Risk Assessment 101 Health Advisories & Other Sources of Health Effects Information

42 EPA’s Health Advisories
Serve as a technical guidance for federal, state, and local officials Health effects Analytical methodologies Treatment technologies Types Lifetime Health Advisory Ten-day Health Advisory One-day Health Advisory

43 Drinking Water Standards and Health Advisories
Prepared semi-annually Contain HAs MCLGs MCLs Other information

44 Other Sources of Health Effects Information
Scientific Literature CCR – Consumer Confidence Reports Required by public water suppliers to be provided to customers Summarizes information regarding sources used, any detected contaminants, compliance, and educational information IRIS – Integrated Risk In formation System Maintained by EPA: IRIS database is web accessible and contains human health information on more than 550 chemical substances

45 Other Sources of Health Effects Information
CDC – Centers for Disease Control and Prevention Maintains information on diseases, etiologies, and treatments Morbidity and Mortality Weekly Report Surveillance Summaries for Waterborne Disease Outbreaks – US ATSDR – Agency for Toxic Substances and Disease Registry Toxicological profiles, The World Health Organization Guidelines for Drinking Water Quality

46 EPA SDWA Regulation Development

47 Risk Assessment 101 Key Terminology

48 Key Terminology NPDWR – National Primary Drinking Water Regulation
Legally enforceable standard Limits levels of specific contaminants that can adversely affect public health Maximum Contaminant Level or Treatment Technique NSDWR – National Secondary Drinking Water Regulation Non-enforceable guideline Covers contaminants that may cause cosmetic or aesthetic effects MCLG – Maximum Contaminant Level Goal § 1412(b)(4)(A): “…level at which no known or anticipated adverse effects… occur and which allows for an adequate margin of safety” Not enforceable MCL – Maximum Contaminant Level § 1412(b)(4)(B):“…level… which is as close to the maximum contaminant level goal as is feasible” Enforceable MCLGs do not take cost and technologies into consideration. They are sometimes set at a level that water systems cannot meet. For most carcinogens (contaminants that cause cancer) and microbiological contaminants, MCLGs are set at zero because a safe level often cannot be determined. SDWA defines “feasible” as the level that may be achieved with the use of the best available technology (BAT), treatment technique, or other means specified by EPA, after examination for efficacy under field conditions (that is, not solely under laboratory conditions) and taking cost into consideration.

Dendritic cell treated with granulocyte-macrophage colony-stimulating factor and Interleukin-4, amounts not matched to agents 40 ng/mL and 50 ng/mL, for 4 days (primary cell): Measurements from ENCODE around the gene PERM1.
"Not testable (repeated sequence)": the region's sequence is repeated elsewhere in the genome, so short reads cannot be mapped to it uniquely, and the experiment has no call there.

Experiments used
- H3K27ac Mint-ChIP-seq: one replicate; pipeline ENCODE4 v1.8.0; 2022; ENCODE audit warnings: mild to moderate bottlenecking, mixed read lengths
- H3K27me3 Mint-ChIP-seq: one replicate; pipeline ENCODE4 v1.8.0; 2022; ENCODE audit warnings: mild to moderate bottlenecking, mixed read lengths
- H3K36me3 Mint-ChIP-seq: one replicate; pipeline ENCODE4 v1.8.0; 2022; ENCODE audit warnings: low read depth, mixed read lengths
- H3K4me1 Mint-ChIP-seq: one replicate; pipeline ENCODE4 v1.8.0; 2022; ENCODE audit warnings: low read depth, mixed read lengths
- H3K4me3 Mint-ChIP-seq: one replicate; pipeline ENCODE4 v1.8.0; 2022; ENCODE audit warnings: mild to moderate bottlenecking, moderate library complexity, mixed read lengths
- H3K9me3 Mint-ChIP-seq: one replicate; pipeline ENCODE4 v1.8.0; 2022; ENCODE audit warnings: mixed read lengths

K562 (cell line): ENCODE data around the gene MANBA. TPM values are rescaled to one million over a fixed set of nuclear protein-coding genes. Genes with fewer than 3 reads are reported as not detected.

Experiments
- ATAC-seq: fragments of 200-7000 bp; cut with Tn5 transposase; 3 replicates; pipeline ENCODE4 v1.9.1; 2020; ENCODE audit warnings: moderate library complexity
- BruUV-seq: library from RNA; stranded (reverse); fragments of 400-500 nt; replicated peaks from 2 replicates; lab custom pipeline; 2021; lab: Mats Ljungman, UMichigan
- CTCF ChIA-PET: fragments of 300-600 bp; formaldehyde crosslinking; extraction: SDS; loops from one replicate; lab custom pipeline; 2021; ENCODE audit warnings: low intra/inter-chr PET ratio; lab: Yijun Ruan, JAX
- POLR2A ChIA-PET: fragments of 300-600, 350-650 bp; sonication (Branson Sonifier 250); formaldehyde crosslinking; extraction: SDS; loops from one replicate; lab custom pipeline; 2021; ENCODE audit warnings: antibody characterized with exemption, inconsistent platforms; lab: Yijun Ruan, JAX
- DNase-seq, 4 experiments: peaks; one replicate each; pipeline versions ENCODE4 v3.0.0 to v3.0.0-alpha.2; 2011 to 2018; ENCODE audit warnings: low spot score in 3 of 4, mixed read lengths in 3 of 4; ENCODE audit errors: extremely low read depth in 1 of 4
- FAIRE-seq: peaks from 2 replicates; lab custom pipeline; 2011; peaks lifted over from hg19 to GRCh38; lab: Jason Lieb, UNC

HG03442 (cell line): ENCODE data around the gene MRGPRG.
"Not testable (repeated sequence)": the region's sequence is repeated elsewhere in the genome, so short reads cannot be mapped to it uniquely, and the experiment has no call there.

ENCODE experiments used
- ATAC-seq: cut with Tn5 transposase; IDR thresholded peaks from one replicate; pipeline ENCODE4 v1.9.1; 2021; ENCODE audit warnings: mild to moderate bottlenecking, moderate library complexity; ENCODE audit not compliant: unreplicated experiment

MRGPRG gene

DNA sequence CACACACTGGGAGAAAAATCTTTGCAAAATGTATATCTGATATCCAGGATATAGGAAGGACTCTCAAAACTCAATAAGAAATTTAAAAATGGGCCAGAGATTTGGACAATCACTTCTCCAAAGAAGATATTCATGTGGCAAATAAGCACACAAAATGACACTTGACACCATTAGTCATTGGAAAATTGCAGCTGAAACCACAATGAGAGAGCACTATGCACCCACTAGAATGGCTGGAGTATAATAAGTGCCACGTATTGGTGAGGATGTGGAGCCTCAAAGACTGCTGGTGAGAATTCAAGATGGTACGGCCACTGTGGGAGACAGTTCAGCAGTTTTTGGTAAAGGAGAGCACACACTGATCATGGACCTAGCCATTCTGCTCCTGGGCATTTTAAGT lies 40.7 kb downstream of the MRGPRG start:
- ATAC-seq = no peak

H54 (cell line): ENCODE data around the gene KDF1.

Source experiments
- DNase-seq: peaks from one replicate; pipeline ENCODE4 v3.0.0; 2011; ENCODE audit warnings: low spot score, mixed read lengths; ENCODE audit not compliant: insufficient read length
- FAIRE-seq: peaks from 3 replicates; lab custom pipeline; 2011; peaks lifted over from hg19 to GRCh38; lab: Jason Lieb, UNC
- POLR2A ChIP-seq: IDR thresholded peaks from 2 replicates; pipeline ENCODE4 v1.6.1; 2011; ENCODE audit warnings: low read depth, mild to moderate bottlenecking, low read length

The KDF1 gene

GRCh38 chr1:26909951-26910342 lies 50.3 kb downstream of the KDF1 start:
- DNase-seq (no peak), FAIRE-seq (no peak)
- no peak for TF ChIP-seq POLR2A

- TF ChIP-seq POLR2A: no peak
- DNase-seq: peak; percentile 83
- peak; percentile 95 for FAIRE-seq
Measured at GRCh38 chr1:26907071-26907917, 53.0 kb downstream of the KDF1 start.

49 Key Terminology TT – Treatment Technique
§ 1412(b)(7): “… in lieu of establishing a maximum contaminant level, if…it is not economically or technologically feasible to ascertain the level of the contaminant.” Enforceable MRDL – Maximum Residual Disinfectant Level Analogous to an MCL Sets enforceable limits on residual disinfectants in the distribution system MRDLG – Maximum Residual Disinfectant Level Goal Analogous to an MCLG • For some contaminants, especially microbiological contaminants, there is no reliable method that is economically and technically feasible to measure a contaminant at particularly low concentrations. In these cases, EPA establishes treatment techniques. • A treatment technique is an enforceable procedure or level of technological performance that public water systems must follow to ensure control of a contaminant. Examples of rules with treatment techniques are the surface water treatment rule and the lead and copper rule.

50 Key Terminology Dose – A measure of intake of a substance, usually expressed in units of mg/kg-day (mg of contaminant per kg body weight per day) RfD – Reference Dose: The daily exposure level which, during an entire lifetime of a human, appears to be without appreciable risk RSC - Relative source contribution: The percentage of the RfD remaining after considering other exposure routes NOAEL – No Observed Adverse Effect Level: A dose based on experimental data that appears to result in no adverse effects. LOAEL – Lowest Observed Adverse Effect Level: The lowest dose used in a study that results in an observed adverse effect.

51 Contact Information Office Chief: Program Manager: Toxicologist: Office Phone: (602)